Reading the markets – a spring update

September 5th, 2017 by Brian Kantor

These are very good times for emerging market (EM) equities and currencies. The MSCI EM equity index continues to power ahead and has gained over 25% this year. This may be compared to a gain of about 10% for the S&P 500 and the average European equity. The JSE All Share Index has also had a good year and is up by about 16% in US dollars (see figure 1).

A degree of perspective on these recently favourable equity trends is called for. As we show in figure 2 this EM outperformance has come after years of underperformance between 2011 and 2016, as is shown in figure 2. The EM comeback is still very much a partial one that dates from the first quarter of last year. Perhaps some encouragement can be taken from this perspective.

The EM equity comeback (measured in US dollars) can be attributed partly to a weaker US dollar and stronger EM exchange rates. In figure 3 below, we compare the performance of the US dollar vs other developed market exchange rates – mostly vs the euro. The US dollar has weakened significantly since January 2017, by about 8% according to the trade weighted (DXY) index, while the index of EM currencies vs the US dollar has shown a similar degree of strength. The EM Currency Index calculated by JP Morgan (JPMEMX) includes a small weight in the rand. The rand/US dollar exchange rate has performed in line with the average EM exchange rate. Note higher numbers in these figures indicate a more favourabe rate of exchange.

This strongly negative correlation between US dollar weakness vs its peers and EM currency strength vs the US dollar is of long standing, as we show in figure 4 below. The correlation coefficient is of the order of a negative (-0.83) using daily data.

Thus much of the recent strength in EM currencies, including the rand, reflects US dollar weakness vs its peers. As we will demonstrate further below, the recent strength of the rand is much more a tale of the US economy vs its developed market peers than of political and economic developments in SA. The rand has performed very much in line with its own EM peers against the USD,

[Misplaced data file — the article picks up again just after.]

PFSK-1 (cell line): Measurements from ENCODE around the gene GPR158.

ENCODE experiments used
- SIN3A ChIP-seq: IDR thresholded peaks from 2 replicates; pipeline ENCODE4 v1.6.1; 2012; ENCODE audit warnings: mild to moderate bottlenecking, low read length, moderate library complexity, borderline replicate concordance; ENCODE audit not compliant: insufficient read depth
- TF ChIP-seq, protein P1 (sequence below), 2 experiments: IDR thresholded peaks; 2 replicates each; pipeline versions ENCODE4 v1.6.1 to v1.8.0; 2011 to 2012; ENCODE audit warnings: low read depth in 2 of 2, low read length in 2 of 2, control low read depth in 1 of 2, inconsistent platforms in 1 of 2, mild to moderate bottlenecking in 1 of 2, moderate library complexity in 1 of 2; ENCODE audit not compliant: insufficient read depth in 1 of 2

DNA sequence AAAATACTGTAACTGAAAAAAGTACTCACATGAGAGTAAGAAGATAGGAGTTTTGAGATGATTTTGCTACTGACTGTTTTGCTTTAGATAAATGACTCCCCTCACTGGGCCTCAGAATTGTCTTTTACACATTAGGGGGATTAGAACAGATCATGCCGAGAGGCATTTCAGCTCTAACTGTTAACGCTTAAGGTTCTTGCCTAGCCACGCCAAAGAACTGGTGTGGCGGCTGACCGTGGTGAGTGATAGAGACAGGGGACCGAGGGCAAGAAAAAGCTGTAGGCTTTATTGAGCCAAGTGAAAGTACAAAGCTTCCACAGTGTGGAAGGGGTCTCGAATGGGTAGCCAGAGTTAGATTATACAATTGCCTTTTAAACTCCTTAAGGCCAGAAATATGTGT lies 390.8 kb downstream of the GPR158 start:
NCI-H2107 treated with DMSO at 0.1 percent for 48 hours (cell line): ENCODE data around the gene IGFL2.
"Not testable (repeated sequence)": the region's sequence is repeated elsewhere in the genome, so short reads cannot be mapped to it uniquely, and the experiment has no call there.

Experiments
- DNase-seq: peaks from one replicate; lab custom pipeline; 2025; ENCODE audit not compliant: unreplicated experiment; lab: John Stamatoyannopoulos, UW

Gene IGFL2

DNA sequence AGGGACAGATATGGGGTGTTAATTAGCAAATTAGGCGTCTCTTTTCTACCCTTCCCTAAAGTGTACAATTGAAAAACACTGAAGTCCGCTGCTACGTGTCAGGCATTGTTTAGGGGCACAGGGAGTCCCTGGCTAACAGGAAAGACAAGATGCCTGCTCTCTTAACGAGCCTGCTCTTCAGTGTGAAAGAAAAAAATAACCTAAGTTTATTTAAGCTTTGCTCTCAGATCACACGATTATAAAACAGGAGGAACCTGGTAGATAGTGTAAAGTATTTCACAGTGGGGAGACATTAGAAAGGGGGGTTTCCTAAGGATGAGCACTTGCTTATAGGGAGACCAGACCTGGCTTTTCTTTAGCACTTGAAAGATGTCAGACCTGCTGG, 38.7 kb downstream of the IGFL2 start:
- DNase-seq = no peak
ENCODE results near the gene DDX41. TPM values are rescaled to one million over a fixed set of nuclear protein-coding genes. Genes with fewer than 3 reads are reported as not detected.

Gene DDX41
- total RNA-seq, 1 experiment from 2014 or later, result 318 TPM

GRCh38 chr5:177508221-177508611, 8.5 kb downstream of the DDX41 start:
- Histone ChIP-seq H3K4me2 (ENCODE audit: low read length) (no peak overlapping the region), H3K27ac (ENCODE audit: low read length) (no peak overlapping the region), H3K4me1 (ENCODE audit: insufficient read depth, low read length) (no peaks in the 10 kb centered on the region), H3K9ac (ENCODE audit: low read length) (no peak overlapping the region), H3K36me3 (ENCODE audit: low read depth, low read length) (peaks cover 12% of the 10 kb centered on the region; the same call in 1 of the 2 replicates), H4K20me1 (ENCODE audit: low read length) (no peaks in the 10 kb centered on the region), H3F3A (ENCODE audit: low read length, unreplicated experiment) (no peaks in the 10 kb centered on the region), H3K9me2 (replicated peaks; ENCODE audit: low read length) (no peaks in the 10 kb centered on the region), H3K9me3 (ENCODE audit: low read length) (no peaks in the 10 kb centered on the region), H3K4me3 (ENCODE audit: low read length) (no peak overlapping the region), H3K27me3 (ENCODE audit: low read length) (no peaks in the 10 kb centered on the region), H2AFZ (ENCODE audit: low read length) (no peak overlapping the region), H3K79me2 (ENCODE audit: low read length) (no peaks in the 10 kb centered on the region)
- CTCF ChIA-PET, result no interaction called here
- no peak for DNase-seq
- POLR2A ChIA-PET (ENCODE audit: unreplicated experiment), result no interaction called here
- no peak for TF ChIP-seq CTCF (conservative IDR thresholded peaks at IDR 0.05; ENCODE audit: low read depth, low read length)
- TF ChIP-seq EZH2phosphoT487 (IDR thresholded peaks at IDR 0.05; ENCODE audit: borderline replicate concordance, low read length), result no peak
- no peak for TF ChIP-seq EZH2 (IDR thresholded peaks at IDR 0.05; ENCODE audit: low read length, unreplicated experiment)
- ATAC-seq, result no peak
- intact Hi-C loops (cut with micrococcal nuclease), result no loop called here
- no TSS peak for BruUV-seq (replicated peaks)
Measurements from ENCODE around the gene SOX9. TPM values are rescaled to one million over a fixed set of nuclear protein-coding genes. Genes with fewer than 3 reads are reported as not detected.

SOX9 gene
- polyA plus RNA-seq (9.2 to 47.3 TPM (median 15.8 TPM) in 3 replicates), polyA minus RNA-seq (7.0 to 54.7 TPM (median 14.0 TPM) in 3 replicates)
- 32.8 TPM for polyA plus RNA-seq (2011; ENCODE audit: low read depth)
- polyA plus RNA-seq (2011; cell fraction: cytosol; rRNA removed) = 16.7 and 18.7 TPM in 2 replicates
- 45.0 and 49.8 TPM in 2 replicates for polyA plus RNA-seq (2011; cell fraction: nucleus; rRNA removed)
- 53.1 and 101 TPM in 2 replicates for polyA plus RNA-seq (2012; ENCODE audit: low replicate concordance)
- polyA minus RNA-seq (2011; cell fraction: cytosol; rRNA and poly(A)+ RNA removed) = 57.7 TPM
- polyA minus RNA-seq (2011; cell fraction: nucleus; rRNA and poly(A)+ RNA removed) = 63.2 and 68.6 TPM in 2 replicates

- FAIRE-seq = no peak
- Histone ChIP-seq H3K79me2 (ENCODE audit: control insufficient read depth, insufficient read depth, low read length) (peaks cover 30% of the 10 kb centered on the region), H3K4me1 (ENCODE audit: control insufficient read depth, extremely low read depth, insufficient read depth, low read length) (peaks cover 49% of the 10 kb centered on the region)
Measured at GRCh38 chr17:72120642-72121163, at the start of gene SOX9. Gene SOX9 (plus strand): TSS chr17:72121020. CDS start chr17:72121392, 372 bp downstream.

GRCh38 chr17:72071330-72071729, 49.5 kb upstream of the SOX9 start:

EM economies and their equity and currency markets have clearly benefitted from a recovery in metal and commodity prices that are dependent on global demands. The global economy has grown faster and in a highly synchronised way in recent months. This news about the state of the global economy has become more encouraging for metal producers. The underperformance of EM currencies and equities since 2011 and their recent recovery is closely associated with the recovery in metal prices, as we show in figure 5 below. Metal prices bottomed out in mid-2016 and have enjoyed a strong move higher since mid-2017, as we show in figure 6.

As with the recovery in EM equity markets, the recovery in metal prices should also be understood as a still partial recovery from the heights of the super-cycle and one that has come after an extended period of lower prices.

The strength in the rand and in metal prices bodes well for the SA economy. It implies more valuable exports and more importantly raises the prospects of lower interest rates – essential if the economy is to enjoy something of a cyclical recovery. The market place appears to have recognised some of the better news about the global economy. The RSA sovereign risk spreads have receded, as we show in figures 8 and 9. The yield on RSA five year dollar denominated debt has fallen sharply from the yields and spreads demanded when President Zuma first intervened in the SA Treasury in December 2015. The cost of issuing RSA dollar-denominated debt has fallen significantly, despite the downgrading of the debt rating agencies.

What has not changed much in recent months has been the spread between rand-denominated RSA bond yields and their US equivalents. For 10 year bonds, the yield spread remains well over 6% p.a. indicating that the rand, despite its recent strength, is still expected to lose its USD exchange value at an average rate of more than 6%. Consistent with this view of persistent rand weakness, is that inflation compensation in the bond market, calculated as the difference between a 10 year vanilla bond yield and its inflation protected equivalent, also remains well above 6%. Inflation expectations or the outlook for the rand have not (yet) responded to the strength of the rand. 5 September 2017